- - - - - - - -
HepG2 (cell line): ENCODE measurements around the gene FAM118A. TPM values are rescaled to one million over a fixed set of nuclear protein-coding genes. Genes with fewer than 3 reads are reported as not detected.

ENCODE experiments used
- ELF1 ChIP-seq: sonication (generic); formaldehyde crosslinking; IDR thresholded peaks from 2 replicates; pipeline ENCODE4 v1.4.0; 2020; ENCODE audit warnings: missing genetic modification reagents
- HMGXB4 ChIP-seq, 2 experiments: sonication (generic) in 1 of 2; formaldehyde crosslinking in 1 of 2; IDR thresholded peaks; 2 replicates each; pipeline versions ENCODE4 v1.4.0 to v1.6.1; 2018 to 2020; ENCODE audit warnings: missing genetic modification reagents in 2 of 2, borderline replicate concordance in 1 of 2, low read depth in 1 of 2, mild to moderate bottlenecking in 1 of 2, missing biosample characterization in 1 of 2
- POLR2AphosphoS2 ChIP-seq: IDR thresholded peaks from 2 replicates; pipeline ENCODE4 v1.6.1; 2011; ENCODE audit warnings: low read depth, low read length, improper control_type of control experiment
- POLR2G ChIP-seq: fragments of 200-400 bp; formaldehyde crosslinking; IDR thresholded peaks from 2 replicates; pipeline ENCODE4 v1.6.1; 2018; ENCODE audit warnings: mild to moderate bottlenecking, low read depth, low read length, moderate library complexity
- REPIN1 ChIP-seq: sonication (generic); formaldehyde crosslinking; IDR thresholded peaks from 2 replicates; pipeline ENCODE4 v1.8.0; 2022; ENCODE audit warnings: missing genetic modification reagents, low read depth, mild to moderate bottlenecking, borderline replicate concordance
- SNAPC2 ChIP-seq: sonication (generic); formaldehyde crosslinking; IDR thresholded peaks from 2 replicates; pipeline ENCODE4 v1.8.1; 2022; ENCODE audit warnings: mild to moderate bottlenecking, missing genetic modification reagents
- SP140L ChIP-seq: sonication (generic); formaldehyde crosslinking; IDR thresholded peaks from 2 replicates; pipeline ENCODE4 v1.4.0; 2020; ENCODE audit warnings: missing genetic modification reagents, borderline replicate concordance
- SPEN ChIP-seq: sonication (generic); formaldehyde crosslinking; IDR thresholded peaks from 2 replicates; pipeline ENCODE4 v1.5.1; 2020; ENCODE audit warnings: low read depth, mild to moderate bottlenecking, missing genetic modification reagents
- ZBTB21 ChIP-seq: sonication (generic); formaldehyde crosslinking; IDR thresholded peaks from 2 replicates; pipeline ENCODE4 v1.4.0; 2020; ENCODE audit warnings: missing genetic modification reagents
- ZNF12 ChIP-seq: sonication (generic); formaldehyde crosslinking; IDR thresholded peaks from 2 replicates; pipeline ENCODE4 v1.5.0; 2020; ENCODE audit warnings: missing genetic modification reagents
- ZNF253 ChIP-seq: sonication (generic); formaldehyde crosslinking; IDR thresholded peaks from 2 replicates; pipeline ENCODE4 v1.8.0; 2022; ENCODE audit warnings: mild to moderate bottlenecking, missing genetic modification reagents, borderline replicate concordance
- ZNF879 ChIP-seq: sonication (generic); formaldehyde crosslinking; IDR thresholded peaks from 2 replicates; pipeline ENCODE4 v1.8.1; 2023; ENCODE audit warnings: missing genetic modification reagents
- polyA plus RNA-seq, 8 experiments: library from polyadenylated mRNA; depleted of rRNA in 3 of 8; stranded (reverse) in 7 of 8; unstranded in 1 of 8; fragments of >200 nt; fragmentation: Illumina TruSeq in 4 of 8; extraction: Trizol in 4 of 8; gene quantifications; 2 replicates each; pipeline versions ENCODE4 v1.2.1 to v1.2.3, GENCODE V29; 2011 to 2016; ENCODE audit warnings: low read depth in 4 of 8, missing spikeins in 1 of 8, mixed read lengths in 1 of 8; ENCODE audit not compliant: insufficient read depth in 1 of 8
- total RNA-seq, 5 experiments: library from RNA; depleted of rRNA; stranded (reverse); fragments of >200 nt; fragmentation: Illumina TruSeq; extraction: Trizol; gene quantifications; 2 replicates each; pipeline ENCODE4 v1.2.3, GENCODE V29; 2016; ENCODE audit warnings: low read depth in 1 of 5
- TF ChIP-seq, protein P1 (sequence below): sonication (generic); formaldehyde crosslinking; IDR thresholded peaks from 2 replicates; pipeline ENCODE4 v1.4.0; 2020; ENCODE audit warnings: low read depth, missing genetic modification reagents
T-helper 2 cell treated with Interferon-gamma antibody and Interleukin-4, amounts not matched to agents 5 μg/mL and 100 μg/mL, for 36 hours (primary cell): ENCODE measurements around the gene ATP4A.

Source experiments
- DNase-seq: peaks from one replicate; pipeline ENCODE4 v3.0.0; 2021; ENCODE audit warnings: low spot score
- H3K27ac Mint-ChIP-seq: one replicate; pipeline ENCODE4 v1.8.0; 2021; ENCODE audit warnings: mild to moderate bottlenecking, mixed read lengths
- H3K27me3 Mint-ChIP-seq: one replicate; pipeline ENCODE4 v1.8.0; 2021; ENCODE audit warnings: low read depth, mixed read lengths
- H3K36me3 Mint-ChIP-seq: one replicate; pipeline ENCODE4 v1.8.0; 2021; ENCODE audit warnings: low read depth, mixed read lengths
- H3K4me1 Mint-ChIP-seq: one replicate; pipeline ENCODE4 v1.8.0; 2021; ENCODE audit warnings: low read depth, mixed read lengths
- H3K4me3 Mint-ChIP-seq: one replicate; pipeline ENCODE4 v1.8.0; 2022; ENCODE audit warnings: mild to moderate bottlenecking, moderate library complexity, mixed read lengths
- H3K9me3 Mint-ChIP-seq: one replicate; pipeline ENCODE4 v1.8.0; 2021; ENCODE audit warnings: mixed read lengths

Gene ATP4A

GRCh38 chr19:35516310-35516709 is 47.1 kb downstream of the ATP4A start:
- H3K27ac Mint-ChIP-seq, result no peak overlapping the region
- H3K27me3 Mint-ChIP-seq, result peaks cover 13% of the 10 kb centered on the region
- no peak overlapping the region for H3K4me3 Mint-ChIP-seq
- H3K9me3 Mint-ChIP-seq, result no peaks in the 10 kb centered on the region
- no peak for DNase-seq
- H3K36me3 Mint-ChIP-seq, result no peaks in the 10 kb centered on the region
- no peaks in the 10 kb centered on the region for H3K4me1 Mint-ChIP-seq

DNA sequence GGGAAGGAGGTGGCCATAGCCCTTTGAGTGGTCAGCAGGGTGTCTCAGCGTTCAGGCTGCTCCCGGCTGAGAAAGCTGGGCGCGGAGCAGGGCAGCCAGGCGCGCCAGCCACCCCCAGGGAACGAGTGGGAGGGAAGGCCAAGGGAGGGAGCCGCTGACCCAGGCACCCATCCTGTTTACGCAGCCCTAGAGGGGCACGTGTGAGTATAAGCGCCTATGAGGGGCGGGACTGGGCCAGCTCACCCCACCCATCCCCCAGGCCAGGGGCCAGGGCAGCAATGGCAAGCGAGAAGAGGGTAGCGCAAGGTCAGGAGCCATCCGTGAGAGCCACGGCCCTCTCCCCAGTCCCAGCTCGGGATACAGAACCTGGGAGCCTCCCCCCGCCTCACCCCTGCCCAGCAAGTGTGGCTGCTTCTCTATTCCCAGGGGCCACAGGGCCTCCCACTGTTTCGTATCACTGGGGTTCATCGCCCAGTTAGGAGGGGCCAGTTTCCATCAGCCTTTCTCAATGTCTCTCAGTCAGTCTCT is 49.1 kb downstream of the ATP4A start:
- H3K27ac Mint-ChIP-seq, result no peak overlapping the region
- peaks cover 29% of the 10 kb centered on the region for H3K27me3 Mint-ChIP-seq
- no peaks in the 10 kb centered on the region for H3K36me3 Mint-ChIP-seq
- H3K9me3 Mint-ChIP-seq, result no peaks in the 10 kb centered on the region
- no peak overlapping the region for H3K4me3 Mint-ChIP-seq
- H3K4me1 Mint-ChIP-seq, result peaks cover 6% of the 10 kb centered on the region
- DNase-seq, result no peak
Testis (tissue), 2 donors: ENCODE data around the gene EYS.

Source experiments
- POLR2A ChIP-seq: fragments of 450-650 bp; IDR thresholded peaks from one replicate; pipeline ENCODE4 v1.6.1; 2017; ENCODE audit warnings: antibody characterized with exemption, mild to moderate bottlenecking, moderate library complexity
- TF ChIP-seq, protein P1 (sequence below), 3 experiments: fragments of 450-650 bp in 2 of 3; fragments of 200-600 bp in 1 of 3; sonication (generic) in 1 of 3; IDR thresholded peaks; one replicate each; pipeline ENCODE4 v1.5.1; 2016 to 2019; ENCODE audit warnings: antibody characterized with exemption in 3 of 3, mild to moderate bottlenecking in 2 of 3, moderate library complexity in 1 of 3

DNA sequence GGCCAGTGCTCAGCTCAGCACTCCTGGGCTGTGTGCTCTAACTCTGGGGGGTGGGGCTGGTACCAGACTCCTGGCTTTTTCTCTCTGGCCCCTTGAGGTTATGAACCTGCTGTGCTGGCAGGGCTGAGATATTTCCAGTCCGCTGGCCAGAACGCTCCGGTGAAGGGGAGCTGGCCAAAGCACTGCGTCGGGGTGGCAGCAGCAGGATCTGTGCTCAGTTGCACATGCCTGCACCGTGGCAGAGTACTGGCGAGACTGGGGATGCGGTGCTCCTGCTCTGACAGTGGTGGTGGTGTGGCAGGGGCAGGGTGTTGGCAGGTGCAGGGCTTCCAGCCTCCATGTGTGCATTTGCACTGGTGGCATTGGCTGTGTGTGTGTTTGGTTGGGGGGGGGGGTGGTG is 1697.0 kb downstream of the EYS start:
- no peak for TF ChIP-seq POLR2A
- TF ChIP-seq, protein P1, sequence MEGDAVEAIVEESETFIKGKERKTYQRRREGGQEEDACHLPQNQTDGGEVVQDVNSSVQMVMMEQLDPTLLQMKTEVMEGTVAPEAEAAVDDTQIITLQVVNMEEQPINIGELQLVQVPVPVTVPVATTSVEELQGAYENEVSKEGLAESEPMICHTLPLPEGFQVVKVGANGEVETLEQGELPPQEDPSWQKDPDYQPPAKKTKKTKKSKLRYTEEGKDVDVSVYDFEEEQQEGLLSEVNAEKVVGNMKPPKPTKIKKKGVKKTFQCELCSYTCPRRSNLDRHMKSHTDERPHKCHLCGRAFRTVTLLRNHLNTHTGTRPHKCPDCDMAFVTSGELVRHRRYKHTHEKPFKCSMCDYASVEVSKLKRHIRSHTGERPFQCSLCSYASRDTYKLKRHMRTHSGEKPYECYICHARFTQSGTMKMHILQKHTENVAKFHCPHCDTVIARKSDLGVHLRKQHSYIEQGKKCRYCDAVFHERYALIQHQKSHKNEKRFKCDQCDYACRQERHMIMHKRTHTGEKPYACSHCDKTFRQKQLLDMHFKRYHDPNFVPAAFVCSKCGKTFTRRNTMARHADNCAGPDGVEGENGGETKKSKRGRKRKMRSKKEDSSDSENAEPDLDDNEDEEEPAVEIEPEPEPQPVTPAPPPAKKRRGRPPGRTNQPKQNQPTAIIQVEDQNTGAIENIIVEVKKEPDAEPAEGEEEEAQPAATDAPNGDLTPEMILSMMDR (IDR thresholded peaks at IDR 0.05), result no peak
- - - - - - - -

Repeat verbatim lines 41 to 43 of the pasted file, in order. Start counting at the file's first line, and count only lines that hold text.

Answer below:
- no peak overlapping the region for H3K4me3 Mint-ChIP-seq
- H3K4me1 Mint-ChIP-seq, result peaks cover 6% of the 10 kb centered on the region
- DNase-seq, result no peak